As most of you know, I competed at the RVA Open in the Invitational division a little over a week ago. While I was there, I had the pleasure to be a guest on The Movement Podcast with Jake and Matt. On this podcast we talk about how weird singlets are, what lifters intimidate me, and of course, Flexible Dieting. It was a ton of fun and I can't wait to chat again. Be sure to follow them on Instagram @movementrvapodcast!!
You asked, I’m answering. May not be the answer you want or are looking for but here are my answers. If I did not answer your posted question, it was either a good question that I will save for a future blog post, or the question was just a waste of mine and everyone else’s time.
“Do you have to have your body fat measured with flexible dieting?” I think it’s a good idea to have when you first start out especially. You ought to know what your lean body mass is so when you set your macros up, you don’t set your protein too low. It’s not major to have, I can still set up clients’ macros without. I also don’t recommend using the handheld tests either. Talk about inaccuracy. Try testing your body fat with the bod pod or DEXA scan.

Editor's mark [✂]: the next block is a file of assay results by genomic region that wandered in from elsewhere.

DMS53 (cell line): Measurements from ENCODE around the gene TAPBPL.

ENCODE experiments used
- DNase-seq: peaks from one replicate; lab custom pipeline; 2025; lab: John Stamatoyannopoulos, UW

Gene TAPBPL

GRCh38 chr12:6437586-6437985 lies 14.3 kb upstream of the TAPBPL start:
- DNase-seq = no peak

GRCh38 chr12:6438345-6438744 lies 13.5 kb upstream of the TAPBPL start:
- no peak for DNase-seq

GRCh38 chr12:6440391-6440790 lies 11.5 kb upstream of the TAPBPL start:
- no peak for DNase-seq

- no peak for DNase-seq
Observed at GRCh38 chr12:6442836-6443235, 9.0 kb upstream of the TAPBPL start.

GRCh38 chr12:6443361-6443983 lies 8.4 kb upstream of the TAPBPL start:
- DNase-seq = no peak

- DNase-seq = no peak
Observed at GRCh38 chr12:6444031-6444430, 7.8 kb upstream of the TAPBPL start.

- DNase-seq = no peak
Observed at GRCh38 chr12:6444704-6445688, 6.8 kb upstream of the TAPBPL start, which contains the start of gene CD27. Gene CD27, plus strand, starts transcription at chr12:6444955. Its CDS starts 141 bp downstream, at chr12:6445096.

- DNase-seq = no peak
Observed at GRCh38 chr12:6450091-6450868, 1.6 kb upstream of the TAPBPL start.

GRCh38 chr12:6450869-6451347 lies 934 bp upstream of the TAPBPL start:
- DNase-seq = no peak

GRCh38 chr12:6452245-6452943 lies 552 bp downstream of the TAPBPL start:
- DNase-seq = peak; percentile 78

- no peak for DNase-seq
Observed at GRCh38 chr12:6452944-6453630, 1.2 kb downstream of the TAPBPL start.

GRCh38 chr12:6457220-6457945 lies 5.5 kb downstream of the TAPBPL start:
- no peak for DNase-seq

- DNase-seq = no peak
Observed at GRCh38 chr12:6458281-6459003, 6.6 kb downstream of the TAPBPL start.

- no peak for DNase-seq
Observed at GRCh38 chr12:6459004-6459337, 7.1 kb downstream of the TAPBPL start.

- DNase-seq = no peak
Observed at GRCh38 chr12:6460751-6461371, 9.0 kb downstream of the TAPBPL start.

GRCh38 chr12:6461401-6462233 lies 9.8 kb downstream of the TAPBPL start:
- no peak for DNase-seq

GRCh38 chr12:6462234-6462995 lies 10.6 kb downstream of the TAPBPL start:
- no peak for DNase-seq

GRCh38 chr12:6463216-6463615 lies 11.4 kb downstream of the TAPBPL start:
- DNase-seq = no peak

“Flexible Dieting and eating on dates with a new dude without looking weird.” Plan ahead. Check out the menu beforehand and plug in your meal, be sure to overestimate if you don’t want to bust out that scale at the table. However, who cares if you look weird. Mr. Right will accept your weirdness no matter what
“What mascara do you use? Are those your real lashes?” I wear Ardell and Andre false eyelashes; the ones on that post last week were Andrea #45. I use Maybelline The Falsies Volum’ Express mascara in ‘brownish black.’
“Do you follow the Outlaw Way site program or do you use tailored programming?” The Way portion is too high volume for me as a weightlifter so I just follow the OBB part which is programmed by Mr. David Fleming. My boyfriend, Daniel Tyminski, programs for me though. He offers remote coaching and will be taking a new wave of clients after the Games this summer. Email him at Daniel.Tyminski@crossfitlindy.com
“How many hours per day do you train?” Average is two hours. In the morning I do the OBB strength portion which takes me an hour to an hour and a half, depends how slow I am moving. I go back to the gym late afternoon to work on accessories and maybe do an EMOM of a complex, which is typically just an hour. Two to three times a week I will do the WOD posted; if there’s muscle ups, snatches or handstand pushups, I’m doing it. Yes, I’m a cherry picker.